Calculate AGI from W2

The calculation of Adjusted Gross Income (AGI) from a W2 form is a fundamental process in the realm of U.S. income tax. AGI serves as the starting point for determining one's taxable income and plays a pivotal role in the overall tax filing procedure. In this concise article, we will explore the essential steps involved in calculating AGI, shedding light on its significance and impact on an individual's tax liability.

AGI Calculator

Form W2 provides employees with the total income they earned during the tax year. It’s enough to start calculating AGI (adjusted gross income) and figuring out the taxable portion of your income.

You can start with your W2 as it shows the income you earned during the course of the tax year. However, if you earned income outside of employment, you first need to calculate your total reported income. We suggest waiting until February 14th if you are expecting tax documents that report your income.—then, calculate your adjusted gross income.

Before we get to calculate your adjusted gross income, let us explain what it is. Adjusted gross income is the amount you are taxed after subtracting deductions and adjustments to your gross income. The income you see on your Form W2 is the gross income. You aren’t going to be taxed based on this amount. Instead, you must do the math to determine AGI.

Once your employer furnishes you with Form W2, you will see your gross income on Line 1 stated as wages, tips, other compensation. The next step is to figure out AGI by subtracting the deductions and adjustments that are available to you.

Subtract Tax Deductions From Gross Income

Before you make any adjustments to your income, make sure to subtract the deductions that are available to you. Most taxpayers take the standard deduction which has a value of $12,400 for single filers and double that amount for joint filers at the time of writing.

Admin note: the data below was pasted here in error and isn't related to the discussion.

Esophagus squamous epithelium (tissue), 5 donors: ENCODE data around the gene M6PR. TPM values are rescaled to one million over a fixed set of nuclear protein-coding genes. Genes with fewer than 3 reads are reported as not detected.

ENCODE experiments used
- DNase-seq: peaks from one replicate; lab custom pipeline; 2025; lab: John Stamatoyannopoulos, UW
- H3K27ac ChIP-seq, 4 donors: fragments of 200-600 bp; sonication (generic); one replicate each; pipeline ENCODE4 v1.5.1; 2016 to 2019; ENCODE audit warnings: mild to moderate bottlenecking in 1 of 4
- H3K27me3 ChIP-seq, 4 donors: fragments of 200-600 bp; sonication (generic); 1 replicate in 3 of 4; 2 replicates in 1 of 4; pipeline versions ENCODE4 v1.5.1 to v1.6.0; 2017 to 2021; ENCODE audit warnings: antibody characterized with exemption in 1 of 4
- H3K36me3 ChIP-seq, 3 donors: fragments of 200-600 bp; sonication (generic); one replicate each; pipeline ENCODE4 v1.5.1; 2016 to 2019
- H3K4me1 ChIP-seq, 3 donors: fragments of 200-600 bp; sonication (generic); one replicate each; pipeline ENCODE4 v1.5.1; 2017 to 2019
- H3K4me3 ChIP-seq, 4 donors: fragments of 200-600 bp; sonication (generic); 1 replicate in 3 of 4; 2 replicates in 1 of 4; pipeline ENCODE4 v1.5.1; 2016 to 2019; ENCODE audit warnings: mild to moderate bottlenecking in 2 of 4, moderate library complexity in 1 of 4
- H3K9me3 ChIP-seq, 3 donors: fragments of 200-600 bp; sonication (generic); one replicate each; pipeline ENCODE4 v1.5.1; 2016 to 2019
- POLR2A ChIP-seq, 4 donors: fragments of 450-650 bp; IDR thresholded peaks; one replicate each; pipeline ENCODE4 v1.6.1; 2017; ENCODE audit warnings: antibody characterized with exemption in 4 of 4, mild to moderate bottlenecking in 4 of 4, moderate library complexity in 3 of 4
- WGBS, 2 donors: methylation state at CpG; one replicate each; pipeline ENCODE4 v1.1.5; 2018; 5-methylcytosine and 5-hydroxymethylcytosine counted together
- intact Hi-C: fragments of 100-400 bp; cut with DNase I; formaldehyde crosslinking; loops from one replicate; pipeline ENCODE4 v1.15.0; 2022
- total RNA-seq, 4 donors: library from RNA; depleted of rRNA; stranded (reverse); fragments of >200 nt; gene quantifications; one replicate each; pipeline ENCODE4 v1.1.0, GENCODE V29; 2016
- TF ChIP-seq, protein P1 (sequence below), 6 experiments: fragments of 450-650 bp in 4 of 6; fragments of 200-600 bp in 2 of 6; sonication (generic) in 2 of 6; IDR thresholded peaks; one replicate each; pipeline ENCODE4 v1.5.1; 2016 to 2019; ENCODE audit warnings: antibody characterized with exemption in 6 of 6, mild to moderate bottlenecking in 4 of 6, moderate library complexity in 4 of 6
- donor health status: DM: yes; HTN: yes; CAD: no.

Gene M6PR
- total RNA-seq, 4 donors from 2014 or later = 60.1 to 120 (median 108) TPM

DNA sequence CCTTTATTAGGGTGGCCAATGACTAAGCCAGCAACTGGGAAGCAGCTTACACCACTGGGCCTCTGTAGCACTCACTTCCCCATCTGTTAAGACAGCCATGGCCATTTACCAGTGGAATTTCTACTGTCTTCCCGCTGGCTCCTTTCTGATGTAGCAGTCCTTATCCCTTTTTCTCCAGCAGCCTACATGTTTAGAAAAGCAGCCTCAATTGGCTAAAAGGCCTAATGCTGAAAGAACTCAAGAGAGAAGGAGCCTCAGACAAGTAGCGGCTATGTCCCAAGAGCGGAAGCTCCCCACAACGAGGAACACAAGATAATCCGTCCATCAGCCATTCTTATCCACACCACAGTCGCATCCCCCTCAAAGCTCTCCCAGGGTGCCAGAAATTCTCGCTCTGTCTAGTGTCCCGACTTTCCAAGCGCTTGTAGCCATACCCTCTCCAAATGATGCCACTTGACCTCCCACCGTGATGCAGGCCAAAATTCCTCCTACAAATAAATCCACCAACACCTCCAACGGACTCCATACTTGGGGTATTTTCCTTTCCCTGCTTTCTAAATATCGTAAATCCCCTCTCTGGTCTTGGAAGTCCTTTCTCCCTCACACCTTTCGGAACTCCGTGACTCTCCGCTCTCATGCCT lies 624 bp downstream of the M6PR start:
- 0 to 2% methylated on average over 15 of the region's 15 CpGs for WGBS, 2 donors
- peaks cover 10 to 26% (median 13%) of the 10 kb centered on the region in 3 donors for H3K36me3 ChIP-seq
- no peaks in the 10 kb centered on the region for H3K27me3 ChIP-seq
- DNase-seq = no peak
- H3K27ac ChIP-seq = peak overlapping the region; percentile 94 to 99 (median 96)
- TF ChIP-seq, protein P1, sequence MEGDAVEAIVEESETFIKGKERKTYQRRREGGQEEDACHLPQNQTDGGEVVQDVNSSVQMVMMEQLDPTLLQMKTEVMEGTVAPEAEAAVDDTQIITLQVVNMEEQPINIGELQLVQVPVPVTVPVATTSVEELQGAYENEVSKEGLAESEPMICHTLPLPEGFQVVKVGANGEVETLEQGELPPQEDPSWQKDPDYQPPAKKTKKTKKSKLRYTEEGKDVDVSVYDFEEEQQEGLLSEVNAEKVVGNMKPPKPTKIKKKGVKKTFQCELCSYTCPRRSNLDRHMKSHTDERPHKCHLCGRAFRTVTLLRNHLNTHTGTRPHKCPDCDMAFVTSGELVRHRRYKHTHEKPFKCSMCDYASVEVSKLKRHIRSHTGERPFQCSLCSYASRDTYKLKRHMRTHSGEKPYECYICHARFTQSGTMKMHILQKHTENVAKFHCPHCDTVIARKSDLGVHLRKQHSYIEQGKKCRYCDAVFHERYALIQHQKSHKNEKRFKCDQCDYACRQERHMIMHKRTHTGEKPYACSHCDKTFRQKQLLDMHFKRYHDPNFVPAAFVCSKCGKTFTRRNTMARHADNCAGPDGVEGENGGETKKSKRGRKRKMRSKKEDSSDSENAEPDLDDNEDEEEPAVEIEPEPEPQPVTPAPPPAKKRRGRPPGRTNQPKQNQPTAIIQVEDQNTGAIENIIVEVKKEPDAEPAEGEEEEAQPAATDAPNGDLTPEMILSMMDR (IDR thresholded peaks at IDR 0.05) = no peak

Once that is done, you cannot claim any other deductions. So if you take the standard deduction, itemizing deductions isn’t an option.

Before you decide on which route to go, we suggest figuring out the total itemized deduction amount. If your itemized deductions are more than the standard deduction, itemize. If not, take the standard deduction. If you have mortgage payments, unreimbursed medical expenses, property tax payments, and state income tax payments, you surely can exceed the standard deduction.

The only thing left to do is to subtracting the deduction amount from your gross income.

Subtract Adjustments (Above-the-line Deductions)

You can make adjustments to your income for your qualifying expenses. Some of these above-the-line deductions are for educator expenses, student loan interest paid, HSA contributions, alimony payments, and deductible portion of self-employment tax.

Calculate the total amount you can claim using Schedule 1 and subtract it from where you were left off. This is how you calculate AGI. It is simple but you must be very careful with what you can and cannot claim in deductions and adjustments. Here is an example.

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